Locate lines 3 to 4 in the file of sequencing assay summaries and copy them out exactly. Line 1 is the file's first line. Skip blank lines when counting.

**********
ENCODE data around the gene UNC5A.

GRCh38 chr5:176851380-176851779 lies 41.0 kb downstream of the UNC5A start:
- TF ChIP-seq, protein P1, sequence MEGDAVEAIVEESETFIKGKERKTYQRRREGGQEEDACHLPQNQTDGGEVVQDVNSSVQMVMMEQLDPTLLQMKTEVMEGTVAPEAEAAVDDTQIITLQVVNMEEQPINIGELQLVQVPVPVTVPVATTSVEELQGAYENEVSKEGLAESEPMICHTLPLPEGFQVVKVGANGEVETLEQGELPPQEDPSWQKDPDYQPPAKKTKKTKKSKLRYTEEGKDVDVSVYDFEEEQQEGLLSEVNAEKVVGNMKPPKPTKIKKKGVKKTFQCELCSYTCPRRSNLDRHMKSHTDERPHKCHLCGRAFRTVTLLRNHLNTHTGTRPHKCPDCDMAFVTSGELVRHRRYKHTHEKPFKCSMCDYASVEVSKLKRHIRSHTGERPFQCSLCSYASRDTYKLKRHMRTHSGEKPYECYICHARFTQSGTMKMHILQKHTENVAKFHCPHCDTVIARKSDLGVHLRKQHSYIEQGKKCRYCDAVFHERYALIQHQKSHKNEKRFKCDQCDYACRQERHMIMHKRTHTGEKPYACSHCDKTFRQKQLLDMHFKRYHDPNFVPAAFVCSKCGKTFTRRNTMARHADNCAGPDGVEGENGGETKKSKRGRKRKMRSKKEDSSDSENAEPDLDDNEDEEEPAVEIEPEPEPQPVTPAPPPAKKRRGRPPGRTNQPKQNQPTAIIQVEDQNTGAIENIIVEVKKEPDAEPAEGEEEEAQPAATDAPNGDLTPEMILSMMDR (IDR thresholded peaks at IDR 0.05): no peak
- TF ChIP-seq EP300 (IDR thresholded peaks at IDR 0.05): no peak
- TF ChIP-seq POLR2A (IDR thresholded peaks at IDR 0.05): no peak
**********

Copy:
- TF ChIP-seq, protein P1, sequence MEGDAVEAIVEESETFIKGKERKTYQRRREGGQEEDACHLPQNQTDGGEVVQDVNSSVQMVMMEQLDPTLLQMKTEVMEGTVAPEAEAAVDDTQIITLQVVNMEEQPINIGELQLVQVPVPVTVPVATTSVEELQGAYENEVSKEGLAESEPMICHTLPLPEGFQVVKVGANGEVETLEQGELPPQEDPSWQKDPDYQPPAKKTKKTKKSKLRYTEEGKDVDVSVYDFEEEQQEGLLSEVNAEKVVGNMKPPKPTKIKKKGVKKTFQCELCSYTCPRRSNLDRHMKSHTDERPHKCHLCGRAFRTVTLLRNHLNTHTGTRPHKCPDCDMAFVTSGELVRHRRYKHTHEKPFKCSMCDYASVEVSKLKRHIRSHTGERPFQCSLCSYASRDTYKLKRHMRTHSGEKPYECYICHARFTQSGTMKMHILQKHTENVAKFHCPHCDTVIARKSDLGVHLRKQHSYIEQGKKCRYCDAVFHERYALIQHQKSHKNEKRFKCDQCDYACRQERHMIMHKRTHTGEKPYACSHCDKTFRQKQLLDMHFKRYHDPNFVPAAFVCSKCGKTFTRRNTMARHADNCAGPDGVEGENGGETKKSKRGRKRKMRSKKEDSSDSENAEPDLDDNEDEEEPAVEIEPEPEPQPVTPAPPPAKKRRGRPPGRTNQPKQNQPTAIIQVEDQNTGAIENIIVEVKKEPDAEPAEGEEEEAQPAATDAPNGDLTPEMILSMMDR (IDR thresholded peaks at IDR 0.05): no peak
- TF ChIP-seq EP300 (IDR thresholded peaks at IDR 0.05): no peak